From Wikipedia, the free encyclopedia
|Centuries:||1st century BC – 1st century – 2nd century|
|Decades:||30s 40s 50s – 60s – 70s 80s 90s|
|Years:||57 58 59 – 60 – 61 62 63|
|Ab urbe condita||813|
|English Regnal year||N/A|
— to —庚申年十一月二十日
|- Vikram Samvat||116–117|
|- Shaka Samvat||N/A|
|- Kali Yuga||3161–3162|
|Iranian calendar||562 BP – 561 BP|
|Islamic calendar||579 BH – 578 BH|
|Minguo calendar||1852 before ROC
|Thai solar calendar||603|
|The Simple English Wiktionary has a definition for: sixty.|
Events[change | change source]
Roman Empire[change | change source]
- Romans build the first London Bridge.
- Prasutagus, king of the Iceni, made a will. He left his kingdom to his two daughters and emperor Nero.
- The Roman army annexed East Anglia.
- Boudica, widow of Prasutagus, is flogged and then forced to witness the public rape of her daughters.
- Gaius Suetonius Paulinus, governor of Britannia, leads a campaign on the island of Mona (Anglesey).
- Boudica joins the British Celtic tribes in revolt, along with the Cornovii, Durotriges and Trinovantes.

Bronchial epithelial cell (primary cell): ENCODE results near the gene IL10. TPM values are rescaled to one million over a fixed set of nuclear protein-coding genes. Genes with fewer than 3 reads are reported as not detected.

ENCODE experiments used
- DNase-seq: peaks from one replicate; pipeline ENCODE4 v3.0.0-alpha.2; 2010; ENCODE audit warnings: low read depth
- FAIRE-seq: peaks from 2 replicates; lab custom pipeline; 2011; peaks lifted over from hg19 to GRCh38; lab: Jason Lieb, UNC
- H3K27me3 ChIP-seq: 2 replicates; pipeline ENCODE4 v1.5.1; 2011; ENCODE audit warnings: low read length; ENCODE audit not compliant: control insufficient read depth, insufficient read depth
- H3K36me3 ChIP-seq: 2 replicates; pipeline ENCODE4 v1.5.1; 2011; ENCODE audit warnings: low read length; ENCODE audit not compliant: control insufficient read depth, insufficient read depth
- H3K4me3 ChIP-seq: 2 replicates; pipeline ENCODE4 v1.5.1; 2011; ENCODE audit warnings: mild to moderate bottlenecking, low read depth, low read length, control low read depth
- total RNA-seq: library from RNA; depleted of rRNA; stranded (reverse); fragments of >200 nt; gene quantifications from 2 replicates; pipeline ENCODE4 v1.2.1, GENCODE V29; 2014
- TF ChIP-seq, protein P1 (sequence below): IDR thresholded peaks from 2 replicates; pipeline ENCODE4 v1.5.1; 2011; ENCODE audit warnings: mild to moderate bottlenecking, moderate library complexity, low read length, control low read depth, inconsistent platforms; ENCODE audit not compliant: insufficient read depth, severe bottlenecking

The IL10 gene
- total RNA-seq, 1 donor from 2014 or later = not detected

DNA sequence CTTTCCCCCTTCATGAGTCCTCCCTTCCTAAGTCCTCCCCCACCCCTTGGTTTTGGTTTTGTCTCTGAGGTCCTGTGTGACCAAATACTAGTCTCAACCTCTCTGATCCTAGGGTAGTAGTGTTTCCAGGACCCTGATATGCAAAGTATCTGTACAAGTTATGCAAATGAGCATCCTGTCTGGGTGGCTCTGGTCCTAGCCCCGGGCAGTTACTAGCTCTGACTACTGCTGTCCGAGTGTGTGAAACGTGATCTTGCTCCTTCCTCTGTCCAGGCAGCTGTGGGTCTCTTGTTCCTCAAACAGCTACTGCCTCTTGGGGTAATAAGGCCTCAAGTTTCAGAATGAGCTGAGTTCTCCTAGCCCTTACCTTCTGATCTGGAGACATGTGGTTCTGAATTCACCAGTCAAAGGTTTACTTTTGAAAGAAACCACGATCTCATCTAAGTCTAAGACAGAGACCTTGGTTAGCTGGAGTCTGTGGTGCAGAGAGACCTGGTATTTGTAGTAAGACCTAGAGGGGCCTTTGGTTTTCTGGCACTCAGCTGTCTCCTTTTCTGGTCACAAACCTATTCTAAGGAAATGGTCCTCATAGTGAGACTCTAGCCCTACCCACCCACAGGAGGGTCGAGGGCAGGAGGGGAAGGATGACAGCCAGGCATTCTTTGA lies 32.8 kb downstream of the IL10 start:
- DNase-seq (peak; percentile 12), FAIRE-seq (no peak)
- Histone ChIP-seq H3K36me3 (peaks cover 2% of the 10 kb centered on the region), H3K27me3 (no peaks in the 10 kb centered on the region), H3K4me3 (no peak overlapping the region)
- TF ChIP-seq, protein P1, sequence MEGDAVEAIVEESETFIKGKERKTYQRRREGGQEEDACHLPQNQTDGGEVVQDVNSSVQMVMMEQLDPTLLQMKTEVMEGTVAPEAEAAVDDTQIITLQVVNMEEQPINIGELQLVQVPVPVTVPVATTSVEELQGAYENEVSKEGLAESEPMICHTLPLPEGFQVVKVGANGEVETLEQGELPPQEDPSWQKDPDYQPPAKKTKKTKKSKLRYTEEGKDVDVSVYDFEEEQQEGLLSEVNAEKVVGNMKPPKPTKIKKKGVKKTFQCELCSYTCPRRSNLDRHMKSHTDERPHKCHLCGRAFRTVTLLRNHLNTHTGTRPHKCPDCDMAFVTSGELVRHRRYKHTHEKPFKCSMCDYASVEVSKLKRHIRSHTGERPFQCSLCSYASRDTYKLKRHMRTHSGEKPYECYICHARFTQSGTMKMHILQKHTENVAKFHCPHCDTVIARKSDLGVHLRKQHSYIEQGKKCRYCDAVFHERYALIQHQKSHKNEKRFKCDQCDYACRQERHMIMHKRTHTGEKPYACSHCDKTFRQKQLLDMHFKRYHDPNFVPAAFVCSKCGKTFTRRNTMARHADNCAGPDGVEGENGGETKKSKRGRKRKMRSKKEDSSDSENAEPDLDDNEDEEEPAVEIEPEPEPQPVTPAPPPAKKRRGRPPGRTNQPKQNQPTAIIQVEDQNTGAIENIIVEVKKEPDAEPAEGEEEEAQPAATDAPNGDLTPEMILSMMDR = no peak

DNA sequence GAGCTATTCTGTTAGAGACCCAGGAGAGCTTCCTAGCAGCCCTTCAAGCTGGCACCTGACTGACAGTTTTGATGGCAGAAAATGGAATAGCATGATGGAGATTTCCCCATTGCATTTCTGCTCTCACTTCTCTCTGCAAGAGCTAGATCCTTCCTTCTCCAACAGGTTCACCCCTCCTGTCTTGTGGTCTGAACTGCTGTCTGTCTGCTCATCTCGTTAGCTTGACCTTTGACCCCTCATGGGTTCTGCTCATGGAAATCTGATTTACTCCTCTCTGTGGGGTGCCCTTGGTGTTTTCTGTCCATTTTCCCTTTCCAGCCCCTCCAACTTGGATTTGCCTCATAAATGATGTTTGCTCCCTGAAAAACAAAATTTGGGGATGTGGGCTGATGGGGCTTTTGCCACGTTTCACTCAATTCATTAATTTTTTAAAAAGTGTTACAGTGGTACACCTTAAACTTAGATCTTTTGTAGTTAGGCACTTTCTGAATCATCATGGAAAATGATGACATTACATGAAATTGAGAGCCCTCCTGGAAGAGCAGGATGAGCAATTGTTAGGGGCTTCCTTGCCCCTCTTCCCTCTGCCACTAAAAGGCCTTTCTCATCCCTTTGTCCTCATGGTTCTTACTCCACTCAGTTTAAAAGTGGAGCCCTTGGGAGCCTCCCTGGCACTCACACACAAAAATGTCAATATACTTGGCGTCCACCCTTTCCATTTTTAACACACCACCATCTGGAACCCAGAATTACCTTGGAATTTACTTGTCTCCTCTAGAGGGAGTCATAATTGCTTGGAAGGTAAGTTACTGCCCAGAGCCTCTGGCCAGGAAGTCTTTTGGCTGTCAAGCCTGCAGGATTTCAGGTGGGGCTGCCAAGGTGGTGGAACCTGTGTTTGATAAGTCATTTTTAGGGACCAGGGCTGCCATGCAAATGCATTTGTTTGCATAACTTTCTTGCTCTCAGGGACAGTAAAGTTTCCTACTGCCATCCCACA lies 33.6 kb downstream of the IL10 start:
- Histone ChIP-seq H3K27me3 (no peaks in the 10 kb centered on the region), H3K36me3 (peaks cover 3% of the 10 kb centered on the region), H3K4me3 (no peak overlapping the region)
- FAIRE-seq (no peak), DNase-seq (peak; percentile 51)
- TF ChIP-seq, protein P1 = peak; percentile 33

- The rebels defeat Legio IX Hispana and destroyed the capital Camulodunum (modern Colchester).
- Boudica sacks Londinium (London) and Verulamium (St Albans). Thousands of civilians are killed.
- Paulinus returns and reorganises his army. The Romans defeat Boudica's alliance, and slaughter the defeated enemy.
- Nero has people explore the historical city Meroë (Sudan).
- The Rhoxolani are defeated on the Danube by the Romans.
- Vitellius is (possibly) proconsul of Africa.
- Herod Agrippa II rules the northeast of Judea.
By topic[change | change source]
Religion[change | change source]
- The First Epistle of Peter, if by Saint Peter, is probably written between this year and c. 64.
- Paul of Tarsus goes to Rome. He is shipwrecked at Malta. He stays for three months and converts Publius, the first Bishop of Malta.
Art and science[change | change source]
- Hero of Alexandria writes Metrica, Mechanics, and Pneumatics.
- 60–79 – House of the Vettii, Pompeii, is rebuilt.
Deaths[change | change source]
- Domitius Afer, Roman orator